Urgent: 5 ways you can help beat the privatisation threat to the NHS
Guest post from Caroline Molloy
Right now, the government is trying to sneak through secondary legislation (under Section 75 of the Health & Social Care Act) to force virtually every part of the NHS to be opened up to *compulsory* competitive markets, open to the private sector.
We have just over a month to stop them and we need to start straight away.
These regulations (SI 257) are likely to be the final straw for many of our NHS hospitals and clinics, already damaged by too much costly marketisation and cuts.
Parliament does not normally even debate or vote on this type of regulation – but it is possible.
Even those Lib Dems who supported the Health & Social Care Act should be very concerned as the regulations break the reassurances offered to parliament and to the local Clinical Commissioning Groups, that the Act allowed local choice about when to use competition.
For example, Andrew Lansley promised doctors that “commissioners, not the Secretary of State and not regulators – should decide when and how competition should be used to serve… patients interests” (see this briefing for other examples of the promises that were made). But these new regulations do not allow local freedom to decide when to use competition, at all.
Campaigners may also have heard of the successful Gloucestershire campaign which overturned privatisation of nine hospitals, instead keeping them in the NHS without tendering (in October 2012 – ie, even after the Act). The barrister in that case, David Lock QC, has told me that this option will no longer be possible for anyone else, if these regulations go through.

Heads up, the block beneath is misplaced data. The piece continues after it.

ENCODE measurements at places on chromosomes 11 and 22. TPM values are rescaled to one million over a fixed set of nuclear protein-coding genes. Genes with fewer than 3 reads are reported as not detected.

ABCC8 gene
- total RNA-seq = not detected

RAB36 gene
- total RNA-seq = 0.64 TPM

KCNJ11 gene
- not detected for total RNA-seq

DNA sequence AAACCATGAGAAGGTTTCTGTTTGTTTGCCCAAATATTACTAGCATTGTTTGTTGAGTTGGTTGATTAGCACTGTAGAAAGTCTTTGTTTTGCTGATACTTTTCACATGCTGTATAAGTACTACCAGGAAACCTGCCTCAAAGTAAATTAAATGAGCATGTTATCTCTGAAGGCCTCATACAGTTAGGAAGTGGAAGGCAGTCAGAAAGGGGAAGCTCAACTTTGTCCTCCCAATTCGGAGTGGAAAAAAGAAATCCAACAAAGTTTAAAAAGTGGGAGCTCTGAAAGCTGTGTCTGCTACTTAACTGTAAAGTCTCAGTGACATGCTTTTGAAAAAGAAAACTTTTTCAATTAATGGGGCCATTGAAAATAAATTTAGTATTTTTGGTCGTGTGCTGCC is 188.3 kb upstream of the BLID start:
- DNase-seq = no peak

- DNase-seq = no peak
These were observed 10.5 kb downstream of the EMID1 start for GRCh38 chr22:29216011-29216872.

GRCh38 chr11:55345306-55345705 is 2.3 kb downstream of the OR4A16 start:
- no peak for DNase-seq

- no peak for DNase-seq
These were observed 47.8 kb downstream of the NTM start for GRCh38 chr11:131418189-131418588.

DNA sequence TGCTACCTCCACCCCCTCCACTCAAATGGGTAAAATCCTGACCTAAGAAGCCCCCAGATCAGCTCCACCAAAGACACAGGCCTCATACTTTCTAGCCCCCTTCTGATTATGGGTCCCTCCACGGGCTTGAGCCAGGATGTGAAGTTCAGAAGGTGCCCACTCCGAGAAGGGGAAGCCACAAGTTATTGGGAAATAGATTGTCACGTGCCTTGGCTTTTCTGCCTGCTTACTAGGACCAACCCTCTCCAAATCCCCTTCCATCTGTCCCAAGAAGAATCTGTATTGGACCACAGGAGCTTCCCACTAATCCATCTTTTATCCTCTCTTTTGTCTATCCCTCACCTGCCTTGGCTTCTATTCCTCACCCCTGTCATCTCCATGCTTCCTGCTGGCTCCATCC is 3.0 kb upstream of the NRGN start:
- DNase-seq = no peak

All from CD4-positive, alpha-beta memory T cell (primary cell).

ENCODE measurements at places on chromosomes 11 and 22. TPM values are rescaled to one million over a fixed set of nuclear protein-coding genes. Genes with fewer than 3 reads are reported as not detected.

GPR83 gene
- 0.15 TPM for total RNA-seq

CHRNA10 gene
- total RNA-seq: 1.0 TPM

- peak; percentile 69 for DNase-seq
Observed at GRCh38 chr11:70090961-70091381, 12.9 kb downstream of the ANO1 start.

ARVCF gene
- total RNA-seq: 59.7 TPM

These regulations were laid down on 13th February and will become law on 1 April unless all MPs who care about the NHS first insist on a debate and vote, and then vote them down. Over the next few days the political parties are going to be considering their next moves.
Please take time now to
a) sign this petition to call for a full debate, vote and defeat:
b) urgently email your local MP to ask them to ensure these regulations are debated, voted on and defeated in parliament. Send them the Keep Our NHS Public briefing (pdf) and use the bullet points in the briefing to help you explain to your MP why you are so concerned.
You can use www.theyworkforyou.com site if you don’t have your MP’s email address.
c) ask others to do the same! please spread this message widely to friends, colleagues, any groups you are in, and write to the newspapers using the points in the attached briefing, along with your own experience.
d) you could also email the clerk of the house of lords committee on statutory instruments which will be examining the regulations shortly, raising concerns about the implications of these regulations and asking them to recommend they get a full debate in the Lords. Their email address is seclegscrutiny at parliament.uk. I will let you know when I know more about the way the Commons committees operate.
e) if you are in touch with your local clinical commissioning group (CCG) – and especially if they seem sympathetic – you could ask them if they share your concerns, if they will make a statement about the implication of these regulations, and if they will speak out against them.
You can also read more background here:
Please download the attached briefing: konp section 75 parliamentary briefing february 2013 si257
And please do consider joining Keep Our NHS Public without whom this would not have been possible.
(Abusive or off-topic comments will be deleted)